Emphases: German Teaching
Department: Languages, Philosophy and Communication Studies Department
College: College of Humanities and Social Sciences
The goal of the German program at USU is to prepare students for a high level of proficiency in professional and academic contexts. Majors take language courses in which they develop speaking, listening, reading and writing skills; culture and literature courses where they learn about the traditions and perspectives of German-speaking communities; and business and translation courses, which offer practice-oriented preparation for the job market. They also have the option to participate in study abroad programs in Germany where they gain proficiency in German and experience exciting travel opportunities.
The faculty members in the German program have culturally diverse expertise in language, literature, and culture which helps majors gain a solid grounding in German language and culture and prepares them to function effectively in a variety of careers and as members of the international community.
An emphasis is not required.
- German Teaching: This emphasis is for students who wish to obtain licensure to teach in secondary schools. It includes courses in language history, the interaction of language and society, and teaching methodologies.
This is for the German teaching emphasis only. In order to obtain a secondary teaching license for grades 6-12, students must complete the 35-credit Secondary Teacher Education Program (STEP), which includes one semester of student teaching in a public school. This program is administered by USU’s School of Teacher Education and Leadership (TEAL) within the Emma Eccles Jones College of Education and Human Services. Student must apply to the School of TEAL the semester before taking STEP courses. This is usually the fall of their junior year. Students learn subject content through the Languages, Philosophy, and Communication Studies Department, and spend the last year or two studying education techniques through the STEP program.
Students in the German teaching program are required to select an approved teaching minor in order to expand their career options.
With a degree in German, students may pursue the following careers:
- Translator or interpreter
- Customs worker
- Government translator
- Immigration services
- Language teacher or tutor
- Social services
- International business or development
- Peace Corps
- Tour guide
German Teaching Emphasis
- German teacher in middle school or high school
Career Services provides counseling and information on hundreds of job and internship opportunities and even helps students apply and interview.
In addition to Utah State University’s admissions requirements, the German program has additional requirements:
- Freshmen: New freshmen admitted to USU in good standing qualify for admission to this major.
- Transfer students: Transfer students from other institutions and students transferring for other USU majors need a 2.5 total GPA for admission to this major.
- The department administers placement tests for new German students who have had prior exposure to the German language.
STEP Requirements (German teaching with secondary school licensure emphasis only): In order to be accepted into STEP, students must go through an application process, which includes the following:
- Complete 60 semester credits with a minimum GPA of 2.75
- Complete certain core courses (see department for more information)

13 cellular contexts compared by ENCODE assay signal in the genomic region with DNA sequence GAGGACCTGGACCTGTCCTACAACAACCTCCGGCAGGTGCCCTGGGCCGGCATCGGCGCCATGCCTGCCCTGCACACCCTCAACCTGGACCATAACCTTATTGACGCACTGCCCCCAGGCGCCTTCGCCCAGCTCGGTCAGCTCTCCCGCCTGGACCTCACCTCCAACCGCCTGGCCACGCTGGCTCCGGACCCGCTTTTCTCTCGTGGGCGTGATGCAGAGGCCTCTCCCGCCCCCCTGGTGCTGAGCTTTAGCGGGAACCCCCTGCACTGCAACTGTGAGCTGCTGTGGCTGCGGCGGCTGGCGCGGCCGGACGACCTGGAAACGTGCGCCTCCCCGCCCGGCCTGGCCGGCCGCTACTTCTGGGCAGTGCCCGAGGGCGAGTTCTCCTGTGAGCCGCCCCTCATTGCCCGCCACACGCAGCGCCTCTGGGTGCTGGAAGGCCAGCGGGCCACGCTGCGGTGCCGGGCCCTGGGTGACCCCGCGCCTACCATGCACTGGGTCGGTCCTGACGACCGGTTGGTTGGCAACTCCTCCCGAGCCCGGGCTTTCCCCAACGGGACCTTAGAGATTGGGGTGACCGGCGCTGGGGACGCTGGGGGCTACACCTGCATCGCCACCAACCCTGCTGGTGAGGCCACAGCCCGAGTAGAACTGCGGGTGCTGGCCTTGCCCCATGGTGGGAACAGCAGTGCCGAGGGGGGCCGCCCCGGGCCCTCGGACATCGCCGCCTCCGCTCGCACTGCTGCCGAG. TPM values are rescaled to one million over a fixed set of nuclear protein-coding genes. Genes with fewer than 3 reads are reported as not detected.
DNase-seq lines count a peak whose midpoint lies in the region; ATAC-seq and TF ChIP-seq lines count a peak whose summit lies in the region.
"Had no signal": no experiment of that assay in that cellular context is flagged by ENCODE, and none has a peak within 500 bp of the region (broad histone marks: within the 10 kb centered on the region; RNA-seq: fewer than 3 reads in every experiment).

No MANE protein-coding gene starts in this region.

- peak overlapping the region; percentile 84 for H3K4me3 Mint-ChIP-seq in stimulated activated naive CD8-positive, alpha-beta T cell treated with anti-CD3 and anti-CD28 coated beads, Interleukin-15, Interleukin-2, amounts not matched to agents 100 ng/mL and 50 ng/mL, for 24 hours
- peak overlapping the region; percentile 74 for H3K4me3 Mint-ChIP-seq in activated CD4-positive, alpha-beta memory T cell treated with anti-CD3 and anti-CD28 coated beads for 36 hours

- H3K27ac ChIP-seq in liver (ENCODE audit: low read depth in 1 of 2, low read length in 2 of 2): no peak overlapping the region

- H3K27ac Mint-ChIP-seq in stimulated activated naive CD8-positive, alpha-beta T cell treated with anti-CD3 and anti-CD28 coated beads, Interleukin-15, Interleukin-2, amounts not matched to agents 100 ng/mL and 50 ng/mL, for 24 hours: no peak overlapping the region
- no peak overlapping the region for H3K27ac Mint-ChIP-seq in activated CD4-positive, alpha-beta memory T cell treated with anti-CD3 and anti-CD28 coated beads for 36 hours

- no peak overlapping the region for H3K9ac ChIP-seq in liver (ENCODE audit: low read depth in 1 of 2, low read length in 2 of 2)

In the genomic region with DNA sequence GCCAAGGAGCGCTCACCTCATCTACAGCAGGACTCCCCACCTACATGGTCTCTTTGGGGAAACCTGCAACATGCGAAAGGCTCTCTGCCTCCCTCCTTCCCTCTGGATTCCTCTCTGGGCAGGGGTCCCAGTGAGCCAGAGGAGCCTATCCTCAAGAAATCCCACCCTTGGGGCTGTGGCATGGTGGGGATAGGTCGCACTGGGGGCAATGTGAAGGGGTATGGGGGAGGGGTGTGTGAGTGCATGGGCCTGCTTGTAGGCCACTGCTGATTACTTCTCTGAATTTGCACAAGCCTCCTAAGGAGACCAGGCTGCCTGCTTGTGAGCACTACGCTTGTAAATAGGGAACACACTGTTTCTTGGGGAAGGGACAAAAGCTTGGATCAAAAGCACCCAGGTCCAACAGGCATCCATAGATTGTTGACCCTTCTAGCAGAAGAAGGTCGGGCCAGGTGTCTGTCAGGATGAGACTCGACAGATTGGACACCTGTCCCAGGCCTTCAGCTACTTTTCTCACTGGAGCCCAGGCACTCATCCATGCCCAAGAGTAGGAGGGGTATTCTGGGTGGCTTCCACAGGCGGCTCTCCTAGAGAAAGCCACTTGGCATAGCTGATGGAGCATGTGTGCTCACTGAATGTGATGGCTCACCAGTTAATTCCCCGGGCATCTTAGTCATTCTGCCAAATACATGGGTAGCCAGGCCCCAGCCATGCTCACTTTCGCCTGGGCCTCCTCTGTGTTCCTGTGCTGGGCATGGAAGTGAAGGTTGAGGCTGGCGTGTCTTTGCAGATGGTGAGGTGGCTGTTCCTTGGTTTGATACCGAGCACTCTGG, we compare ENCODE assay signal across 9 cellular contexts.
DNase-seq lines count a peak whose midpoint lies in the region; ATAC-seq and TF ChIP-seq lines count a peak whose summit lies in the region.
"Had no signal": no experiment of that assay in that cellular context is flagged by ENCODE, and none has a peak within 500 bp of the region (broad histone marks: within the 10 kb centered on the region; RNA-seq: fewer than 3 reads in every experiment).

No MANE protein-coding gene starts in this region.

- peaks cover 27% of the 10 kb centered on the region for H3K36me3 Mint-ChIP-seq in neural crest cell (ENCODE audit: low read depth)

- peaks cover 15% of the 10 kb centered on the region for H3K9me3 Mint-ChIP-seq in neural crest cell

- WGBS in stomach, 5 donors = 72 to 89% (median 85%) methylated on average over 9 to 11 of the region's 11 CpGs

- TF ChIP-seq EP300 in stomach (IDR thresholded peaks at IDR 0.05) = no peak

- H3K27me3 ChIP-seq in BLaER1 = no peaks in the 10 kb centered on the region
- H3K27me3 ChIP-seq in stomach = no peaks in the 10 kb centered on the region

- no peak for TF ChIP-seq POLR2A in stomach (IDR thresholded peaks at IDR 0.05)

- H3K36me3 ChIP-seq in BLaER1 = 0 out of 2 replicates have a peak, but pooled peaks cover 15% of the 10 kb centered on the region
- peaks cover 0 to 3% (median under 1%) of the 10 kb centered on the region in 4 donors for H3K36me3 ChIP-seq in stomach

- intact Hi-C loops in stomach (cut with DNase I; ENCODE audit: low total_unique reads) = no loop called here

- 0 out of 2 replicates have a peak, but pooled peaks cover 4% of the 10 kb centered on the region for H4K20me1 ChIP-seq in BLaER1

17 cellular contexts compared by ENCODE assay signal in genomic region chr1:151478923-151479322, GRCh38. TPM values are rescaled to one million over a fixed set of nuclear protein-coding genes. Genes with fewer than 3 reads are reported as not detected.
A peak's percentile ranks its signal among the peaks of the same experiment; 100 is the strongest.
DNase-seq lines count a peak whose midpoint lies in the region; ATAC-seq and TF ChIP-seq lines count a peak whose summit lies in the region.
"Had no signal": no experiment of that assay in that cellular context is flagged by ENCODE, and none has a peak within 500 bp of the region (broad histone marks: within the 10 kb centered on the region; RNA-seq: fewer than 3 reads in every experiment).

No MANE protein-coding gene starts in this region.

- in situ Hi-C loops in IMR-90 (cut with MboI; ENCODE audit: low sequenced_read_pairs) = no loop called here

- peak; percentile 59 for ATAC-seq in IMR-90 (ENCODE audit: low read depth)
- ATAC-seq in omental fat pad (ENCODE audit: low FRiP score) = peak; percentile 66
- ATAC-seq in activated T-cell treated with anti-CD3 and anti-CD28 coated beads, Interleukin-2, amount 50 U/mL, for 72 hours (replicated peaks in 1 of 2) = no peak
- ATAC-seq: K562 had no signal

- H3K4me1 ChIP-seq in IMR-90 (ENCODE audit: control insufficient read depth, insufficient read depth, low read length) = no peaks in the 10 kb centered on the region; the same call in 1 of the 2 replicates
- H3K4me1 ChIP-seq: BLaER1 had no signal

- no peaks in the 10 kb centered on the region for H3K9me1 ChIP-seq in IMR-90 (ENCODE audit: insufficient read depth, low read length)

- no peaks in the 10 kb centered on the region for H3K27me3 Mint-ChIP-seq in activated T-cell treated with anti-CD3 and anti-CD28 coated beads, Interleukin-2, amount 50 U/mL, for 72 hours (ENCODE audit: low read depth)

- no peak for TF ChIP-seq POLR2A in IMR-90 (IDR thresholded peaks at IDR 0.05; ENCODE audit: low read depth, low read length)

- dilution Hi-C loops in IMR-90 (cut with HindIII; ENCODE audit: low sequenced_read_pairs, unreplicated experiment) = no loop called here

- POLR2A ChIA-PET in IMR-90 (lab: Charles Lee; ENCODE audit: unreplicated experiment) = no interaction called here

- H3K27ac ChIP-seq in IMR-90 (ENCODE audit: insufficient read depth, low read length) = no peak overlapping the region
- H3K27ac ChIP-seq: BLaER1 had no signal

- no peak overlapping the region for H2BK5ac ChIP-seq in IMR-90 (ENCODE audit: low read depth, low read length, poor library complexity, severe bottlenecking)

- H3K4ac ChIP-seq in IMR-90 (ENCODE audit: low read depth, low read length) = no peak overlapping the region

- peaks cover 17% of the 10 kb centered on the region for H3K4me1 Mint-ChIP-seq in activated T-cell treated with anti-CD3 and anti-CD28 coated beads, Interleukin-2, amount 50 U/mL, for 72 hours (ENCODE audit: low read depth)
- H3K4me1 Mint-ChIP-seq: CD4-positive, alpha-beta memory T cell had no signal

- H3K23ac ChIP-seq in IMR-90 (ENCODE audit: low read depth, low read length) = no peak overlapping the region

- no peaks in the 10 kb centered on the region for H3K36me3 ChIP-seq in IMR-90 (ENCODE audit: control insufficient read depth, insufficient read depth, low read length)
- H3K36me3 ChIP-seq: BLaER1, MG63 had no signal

- Complete OPI test and score a minimum of “Advanced Low”
- Complete a speech and hearing test
- Pass the Teacher Education Writing Exam
- Provide an unofficial copy of your transcript
- Pass a criminal background check (this should be done one semester before submitting the application)
International students have additional admissions requirements.
Professional Organizations, Honor Societies, and Clubs
American Council on the Teaching of Foreign Languages: This is the only national organization dedicated to the improvement and expansion of the teaching and learning of all languages at all levels of instruction. ACTFL is an individual membership organization of more than 9,000 foreign language educators and administrators from elementary through graduate education, as well as government and industry.
Phi Sigma Iota: This is the highest academic honor in the field of foreign languages. This honor society recognizes outstanding accomplishment in the study or teaching of academic fields related to foreign language, literature, or culture. These fields include foreign languages, as well as classic languages, linguistics, philology, comparative literature, bilingual education, second language acquisition, and other interdisciplinary programs with a significant foreign language component. Phi Sigma Iota promotes the principles of dedication, enthusiasm, and initiative at both the graduate and undergraduate level by encouraging leadership opportunities in chapter development and scholarship awards.
German Club: USU's German Club is open to any interested student on campus. The club meets to discuss academic topics, job opportunities, and compete and participate in a number of different activities with organizations around campus.
Labs, Centers, Research
With the second oldest undergraduate research program in the nation, USU offers students a wide range of opportunities to gain hands-on research experience. USU’s Honors Program prepares students for excellent graduate programs by helping them build relationships with professors, participate in research projects, take smaller, more intensive classes, and develop leadership skills.
Technology Assisted Language Center: This center serves primarily as a self-paced, language practice facility for students majoring in foreign languages.